War of 1812 Conference


On May 10 and 11, 2012, The Harriet Tubman Institute and the Augmented Reality Lab in the Faculty of Fine Arts at York University, in cooperation with the History Department, Brock University, the Central Ontario Network for Black History, and the St. Catharines Museum, hosted an important and inspiring workshop entitled We Stand on Guard for Thee: African Canadians in the War of 1812. The event was sponsored by Social Sciences and Humanities Research Council of Canada with support from the Brock University History Department.

The African Canadian experience in the War of 1812 is a topic lamentably underrepresented in scholarly and popular literature. We Stand on Guard for Thee: African Canadians in the War of 1812 provided a forum for scholars, students, educators, community historians and members of the public to explore the important role played by African Canadians in the War of 1812.

The opening reception on May 10, 2012, was MC’d by the workshop Chair, Dr. Michele Johnson, with a warm welcome to all participants by Dr. Paul Lovejoy, CRC in African Diaspora History and Director of the Harriet Tubman Institute. The event featured the Honorable James J. Bradley, Deputy Government Leader of the House and Environment Minister for Ontario; Brian McMullan, Mayor of St. Catharines; Paul Dyster, Mayor of Niagara Falls, New York; Brian Merrett, CEO of the War of 1812 Legacy Council for Niagara; and Dr. Bonnie Rose, Executive VP of Niagara University.

Special guest speaker Gareth Newfield of the Canadian War Museum presented ” ‘Free Men of Colour.’ The Coloured Corps during the War of 1812,” followed by a musical performance by Diana Braithwaite and Chris Whitely. The launch of Conestogo Bound: Black Pioneers of Wellington County, an original film by Queen’s Bush pioneer descendant Diana Braithwaite, concluded the evening.

At the workshop on Friday, May 11, 2012, participants discussed a wide variety of topics including the Coloured Corps stationed at Fort George in Niagara-on-the-Lake; the wartime experience of Black women and children; African Canadian service in the battle for the Great Lakes and on the high seas; and directions for future research into the lives of individuals who participated in this, the last war fought on Canadian soil. Sessions were chaired by Dr. Murray Wickett, chair of the History Department at Brock University; Donna Ford, President of the Central Ontario Network for Black History; and Dr. Michele Johnson, Associate Professor in the Department of History, York University.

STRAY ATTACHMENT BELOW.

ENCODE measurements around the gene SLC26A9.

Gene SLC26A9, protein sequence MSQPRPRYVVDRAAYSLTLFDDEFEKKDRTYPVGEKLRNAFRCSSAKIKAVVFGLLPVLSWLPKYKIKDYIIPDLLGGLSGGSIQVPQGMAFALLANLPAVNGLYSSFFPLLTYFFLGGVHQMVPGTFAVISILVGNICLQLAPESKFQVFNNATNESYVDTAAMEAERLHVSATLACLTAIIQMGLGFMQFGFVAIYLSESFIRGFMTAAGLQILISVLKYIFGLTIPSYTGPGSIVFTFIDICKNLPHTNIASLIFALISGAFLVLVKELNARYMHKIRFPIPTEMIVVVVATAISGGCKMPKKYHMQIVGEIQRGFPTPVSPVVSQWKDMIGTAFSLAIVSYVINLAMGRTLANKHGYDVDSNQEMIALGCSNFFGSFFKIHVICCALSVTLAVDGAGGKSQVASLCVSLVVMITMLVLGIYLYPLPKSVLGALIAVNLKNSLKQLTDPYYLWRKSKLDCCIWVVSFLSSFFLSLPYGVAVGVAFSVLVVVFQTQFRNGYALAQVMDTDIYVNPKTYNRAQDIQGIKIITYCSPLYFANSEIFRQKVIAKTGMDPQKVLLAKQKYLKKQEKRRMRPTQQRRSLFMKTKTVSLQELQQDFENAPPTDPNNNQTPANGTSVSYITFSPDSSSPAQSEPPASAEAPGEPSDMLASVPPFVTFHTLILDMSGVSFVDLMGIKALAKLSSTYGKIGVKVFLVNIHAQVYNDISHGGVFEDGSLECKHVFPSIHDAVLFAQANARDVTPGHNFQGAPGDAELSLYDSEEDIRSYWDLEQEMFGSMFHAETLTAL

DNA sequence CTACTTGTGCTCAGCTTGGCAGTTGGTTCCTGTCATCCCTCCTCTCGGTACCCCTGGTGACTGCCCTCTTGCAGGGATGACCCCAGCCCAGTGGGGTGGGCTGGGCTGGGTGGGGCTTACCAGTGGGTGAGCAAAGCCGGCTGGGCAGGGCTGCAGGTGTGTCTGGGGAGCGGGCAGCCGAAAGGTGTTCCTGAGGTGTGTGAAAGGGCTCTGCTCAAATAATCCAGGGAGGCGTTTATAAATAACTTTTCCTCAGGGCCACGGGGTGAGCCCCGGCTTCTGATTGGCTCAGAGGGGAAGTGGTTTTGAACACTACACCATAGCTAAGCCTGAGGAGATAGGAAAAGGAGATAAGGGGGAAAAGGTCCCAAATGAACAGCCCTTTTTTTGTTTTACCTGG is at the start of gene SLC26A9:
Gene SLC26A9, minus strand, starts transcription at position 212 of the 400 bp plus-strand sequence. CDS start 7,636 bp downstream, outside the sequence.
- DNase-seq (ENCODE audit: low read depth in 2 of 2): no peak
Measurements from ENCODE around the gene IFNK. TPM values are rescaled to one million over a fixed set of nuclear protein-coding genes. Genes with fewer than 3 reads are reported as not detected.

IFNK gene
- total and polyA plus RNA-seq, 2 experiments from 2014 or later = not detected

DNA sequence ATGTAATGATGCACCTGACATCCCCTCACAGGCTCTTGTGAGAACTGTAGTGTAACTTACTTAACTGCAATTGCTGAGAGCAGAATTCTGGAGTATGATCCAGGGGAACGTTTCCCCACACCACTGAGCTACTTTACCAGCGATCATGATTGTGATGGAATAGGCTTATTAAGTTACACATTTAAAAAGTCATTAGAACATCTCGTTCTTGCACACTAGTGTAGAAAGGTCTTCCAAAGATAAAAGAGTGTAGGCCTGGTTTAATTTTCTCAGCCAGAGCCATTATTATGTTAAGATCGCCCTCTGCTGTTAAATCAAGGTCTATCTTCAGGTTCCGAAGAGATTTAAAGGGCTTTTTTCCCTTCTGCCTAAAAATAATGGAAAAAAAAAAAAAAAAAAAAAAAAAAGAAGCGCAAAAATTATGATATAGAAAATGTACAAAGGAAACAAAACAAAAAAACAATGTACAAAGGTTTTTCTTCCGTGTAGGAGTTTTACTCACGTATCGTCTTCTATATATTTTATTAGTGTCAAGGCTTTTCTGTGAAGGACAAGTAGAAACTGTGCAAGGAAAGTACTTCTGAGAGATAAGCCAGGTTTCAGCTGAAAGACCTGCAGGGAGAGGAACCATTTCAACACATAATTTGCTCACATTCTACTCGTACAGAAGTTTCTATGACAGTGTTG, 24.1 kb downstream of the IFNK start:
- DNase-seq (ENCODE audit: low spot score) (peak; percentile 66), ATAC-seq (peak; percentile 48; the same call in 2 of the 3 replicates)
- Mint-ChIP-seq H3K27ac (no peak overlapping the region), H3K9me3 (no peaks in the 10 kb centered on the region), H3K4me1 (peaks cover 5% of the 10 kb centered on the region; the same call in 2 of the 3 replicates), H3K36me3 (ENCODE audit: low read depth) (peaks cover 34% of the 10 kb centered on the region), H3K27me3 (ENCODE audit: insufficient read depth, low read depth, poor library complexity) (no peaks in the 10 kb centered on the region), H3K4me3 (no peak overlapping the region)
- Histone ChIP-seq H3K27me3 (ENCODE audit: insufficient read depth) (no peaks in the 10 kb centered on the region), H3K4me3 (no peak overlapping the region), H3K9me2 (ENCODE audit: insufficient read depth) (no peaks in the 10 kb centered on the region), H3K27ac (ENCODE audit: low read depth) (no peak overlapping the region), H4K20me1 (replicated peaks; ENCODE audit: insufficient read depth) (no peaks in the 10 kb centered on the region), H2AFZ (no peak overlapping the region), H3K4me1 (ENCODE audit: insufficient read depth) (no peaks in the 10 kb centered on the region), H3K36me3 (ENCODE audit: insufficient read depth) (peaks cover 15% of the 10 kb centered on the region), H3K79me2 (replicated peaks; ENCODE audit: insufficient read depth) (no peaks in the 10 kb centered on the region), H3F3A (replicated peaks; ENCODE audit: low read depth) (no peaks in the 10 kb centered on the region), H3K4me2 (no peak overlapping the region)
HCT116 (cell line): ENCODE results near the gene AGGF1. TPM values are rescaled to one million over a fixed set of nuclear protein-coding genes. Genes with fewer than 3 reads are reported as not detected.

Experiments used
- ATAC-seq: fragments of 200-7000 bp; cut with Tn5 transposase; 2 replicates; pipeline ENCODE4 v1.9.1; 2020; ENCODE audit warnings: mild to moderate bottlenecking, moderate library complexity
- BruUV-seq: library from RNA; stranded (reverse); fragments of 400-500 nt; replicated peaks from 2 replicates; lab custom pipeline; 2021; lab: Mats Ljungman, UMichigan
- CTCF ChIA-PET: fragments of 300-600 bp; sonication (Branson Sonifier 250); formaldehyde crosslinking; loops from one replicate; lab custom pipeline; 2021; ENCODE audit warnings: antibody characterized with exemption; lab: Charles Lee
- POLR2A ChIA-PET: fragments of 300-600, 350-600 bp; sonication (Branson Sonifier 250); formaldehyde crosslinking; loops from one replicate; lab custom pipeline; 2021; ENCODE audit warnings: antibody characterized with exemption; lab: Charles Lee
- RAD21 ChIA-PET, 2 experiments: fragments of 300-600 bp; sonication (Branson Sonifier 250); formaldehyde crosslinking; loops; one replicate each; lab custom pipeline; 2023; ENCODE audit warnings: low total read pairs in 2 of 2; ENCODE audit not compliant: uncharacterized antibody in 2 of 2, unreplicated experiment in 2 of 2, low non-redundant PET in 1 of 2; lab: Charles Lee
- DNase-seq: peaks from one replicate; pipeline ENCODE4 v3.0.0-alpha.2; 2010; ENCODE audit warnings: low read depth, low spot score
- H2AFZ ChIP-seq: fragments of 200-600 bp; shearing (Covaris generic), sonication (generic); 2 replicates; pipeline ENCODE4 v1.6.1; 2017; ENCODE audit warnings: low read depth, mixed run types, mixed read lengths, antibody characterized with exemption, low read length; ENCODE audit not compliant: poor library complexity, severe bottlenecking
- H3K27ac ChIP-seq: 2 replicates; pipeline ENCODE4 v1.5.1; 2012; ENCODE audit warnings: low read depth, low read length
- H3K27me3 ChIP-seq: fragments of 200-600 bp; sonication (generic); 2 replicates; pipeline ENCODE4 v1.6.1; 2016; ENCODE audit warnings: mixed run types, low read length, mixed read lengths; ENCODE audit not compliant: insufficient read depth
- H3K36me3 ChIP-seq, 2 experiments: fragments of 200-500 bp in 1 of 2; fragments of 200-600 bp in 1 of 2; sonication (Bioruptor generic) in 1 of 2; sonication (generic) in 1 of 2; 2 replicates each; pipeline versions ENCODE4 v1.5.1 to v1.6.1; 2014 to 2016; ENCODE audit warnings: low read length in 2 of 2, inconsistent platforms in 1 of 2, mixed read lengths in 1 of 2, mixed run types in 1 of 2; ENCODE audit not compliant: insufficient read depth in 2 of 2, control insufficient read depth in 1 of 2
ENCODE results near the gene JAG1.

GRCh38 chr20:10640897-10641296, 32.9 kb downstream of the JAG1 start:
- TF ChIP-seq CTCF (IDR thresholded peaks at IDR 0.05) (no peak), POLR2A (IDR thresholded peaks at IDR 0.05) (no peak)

An exciting part of the workshop took place on Friday, May 11, 2012, when the Hon. Jean Augustine, Fairness Commissioner for Ontario, launched Breaking the Chains: Presenting a New Narrative for Canada’s Role in the Underground Railroad. Dr. Caitlin Fisher of York University’s Faculty of Fine Arts, CRC in Digital Culture and Andrew Roth of York’s Augmented Reality Lab presented this innovative web-based project. It includes 24 original biographies of people who came to Canada in search of freedom before the US Civil War. Narratives, detailed essays, primary documents and historic images support a series of original lesson plans designed for Grades 3-12. These are enhanced by specially created Augmented Reality segments, and available on-line through the Harriet Tubman Institute website. Based on substantial new research and funded by the Social Sciences and Humanities Research Council of Canada, this is a project of the Harriet Tubman Institute and Faculty of Fine Arts (Augmented Reality Lab), both of York University, with support from community partners across Ontario.

Dr. Naomi Norquay of the Faculty of Education and Dr. Karolyn Smardz Frost, Senior Research Fellow at the Harriet Tubman Institute, York University, announced that a new phase of research coupled with instructional media development will be undertaken based on the result of this workshop. It will be conducted by The Harriet Tubman Institute and the Faculty of Fine Arts, York University, with the support of a wide range of community partners. Entitled We Stand On Guard for Thee: Teaching and Learning the African Canadian Experience in the War of 1812, this project will employ cutting edge technologies to encourage teachers and students, as well as members of the general public to explore the results of scholarly inquiry into the experience of Black Canadians in the War of 1812.